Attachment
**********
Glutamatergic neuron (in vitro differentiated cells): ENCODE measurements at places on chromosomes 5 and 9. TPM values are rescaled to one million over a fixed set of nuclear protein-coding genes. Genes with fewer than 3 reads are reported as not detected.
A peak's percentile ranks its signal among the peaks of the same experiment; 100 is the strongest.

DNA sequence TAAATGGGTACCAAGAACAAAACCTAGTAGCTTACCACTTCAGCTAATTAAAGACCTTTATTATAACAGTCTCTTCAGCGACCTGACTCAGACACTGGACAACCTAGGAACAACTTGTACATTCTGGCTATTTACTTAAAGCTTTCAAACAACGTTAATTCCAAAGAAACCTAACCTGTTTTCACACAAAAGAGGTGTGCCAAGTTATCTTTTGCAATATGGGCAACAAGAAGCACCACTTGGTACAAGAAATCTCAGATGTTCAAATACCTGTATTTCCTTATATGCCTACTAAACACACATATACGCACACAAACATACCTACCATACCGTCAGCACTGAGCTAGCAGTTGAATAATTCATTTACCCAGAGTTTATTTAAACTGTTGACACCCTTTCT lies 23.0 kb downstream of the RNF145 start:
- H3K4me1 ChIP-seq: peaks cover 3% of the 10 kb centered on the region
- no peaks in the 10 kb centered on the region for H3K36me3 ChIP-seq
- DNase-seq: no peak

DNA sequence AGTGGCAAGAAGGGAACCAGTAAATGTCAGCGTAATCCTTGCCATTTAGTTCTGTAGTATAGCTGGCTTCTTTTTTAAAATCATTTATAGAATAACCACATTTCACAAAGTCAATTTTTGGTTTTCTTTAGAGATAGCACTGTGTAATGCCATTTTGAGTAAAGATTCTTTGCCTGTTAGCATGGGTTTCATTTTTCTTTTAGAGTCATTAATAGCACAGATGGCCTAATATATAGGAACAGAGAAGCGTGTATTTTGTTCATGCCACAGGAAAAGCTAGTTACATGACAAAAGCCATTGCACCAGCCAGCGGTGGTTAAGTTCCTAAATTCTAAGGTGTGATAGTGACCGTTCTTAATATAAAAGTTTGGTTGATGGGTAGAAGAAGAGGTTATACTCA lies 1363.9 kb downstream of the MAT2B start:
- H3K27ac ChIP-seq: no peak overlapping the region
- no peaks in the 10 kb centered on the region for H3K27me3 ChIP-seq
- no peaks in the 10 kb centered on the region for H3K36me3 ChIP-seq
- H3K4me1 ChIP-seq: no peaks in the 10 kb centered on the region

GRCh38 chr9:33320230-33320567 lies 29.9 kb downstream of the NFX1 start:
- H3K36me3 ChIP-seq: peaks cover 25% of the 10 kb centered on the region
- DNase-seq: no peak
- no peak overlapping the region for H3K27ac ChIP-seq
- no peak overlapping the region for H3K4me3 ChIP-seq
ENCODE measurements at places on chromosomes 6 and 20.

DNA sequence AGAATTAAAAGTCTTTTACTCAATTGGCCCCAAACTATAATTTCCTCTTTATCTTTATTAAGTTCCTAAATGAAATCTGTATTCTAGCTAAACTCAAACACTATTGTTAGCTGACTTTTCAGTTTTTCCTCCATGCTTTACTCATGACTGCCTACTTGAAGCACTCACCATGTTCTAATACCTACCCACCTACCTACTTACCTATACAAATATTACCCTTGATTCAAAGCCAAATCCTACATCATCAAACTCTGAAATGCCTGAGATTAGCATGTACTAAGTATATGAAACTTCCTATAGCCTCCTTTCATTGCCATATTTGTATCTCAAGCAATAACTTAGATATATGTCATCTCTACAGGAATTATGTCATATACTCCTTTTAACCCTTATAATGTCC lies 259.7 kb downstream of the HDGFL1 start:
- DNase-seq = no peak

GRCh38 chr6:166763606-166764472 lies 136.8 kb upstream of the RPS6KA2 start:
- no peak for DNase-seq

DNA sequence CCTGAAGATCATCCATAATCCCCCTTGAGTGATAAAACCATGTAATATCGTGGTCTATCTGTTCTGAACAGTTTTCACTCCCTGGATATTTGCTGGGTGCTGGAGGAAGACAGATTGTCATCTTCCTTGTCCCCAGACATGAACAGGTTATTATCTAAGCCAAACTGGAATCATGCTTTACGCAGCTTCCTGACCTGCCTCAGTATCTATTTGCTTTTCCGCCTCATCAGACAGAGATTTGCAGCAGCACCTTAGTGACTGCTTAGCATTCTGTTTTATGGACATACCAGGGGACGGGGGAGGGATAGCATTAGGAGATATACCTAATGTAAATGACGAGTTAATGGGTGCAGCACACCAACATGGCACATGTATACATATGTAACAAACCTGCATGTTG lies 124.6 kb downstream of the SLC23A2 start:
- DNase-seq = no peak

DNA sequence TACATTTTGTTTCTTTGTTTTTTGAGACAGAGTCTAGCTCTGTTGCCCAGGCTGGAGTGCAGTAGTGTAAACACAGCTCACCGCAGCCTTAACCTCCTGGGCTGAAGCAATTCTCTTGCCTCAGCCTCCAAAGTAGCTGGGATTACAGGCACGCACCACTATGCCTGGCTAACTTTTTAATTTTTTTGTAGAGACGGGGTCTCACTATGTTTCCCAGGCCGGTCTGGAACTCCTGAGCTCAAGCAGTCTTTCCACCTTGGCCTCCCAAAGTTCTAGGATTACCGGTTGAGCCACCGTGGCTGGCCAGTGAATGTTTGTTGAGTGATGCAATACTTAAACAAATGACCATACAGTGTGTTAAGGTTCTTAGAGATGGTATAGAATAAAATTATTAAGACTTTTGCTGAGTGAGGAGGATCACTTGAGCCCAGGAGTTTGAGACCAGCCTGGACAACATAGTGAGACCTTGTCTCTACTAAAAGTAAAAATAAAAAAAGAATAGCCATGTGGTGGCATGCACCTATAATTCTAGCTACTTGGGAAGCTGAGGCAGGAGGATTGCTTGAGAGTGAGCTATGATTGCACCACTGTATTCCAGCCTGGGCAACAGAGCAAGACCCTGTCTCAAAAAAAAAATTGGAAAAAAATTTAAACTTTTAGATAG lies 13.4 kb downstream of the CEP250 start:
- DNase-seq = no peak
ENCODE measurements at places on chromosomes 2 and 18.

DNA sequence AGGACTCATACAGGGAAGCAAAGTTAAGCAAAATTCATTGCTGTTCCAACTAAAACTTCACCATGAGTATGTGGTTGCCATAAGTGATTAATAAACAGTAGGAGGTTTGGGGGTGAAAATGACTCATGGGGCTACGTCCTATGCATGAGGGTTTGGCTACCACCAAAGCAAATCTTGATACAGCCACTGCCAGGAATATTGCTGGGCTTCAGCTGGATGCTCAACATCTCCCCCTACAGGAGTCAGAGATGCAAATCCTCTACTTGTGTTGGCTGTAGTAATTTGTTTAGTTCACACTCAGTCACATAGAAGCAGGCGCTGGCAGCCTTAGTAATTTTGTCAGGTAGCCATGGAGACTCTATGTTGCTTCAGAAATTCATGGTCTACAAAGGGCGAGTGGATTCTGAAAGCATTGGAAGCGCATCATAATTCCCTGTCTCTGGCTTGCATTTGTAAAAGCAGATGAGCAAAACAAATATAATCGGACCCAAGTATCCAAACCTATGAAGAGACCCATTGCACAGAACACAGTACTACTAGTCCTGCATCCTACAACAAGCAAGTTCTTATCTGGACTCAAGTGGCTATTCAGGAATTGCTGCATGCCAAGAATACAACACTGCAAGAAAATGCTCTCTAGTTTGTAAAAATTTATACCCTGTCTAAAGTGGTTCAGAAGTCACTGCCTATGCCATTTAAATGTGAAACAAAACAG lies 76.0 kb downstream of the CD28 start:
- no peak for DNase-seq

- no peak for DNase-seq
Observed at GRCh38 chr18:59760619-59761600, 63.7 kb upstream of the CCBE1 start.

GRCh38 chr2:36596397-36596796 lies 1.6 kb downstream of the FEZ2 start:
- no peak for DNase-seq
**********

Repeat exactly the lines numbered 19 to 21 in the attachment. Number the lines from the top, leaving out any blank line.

- DNase-seq = no peak

GRCh38 chr6:166763606-166764472 lies 136.8 kb upstream of the RPS6KA2 start:
- no peak for DNase-seq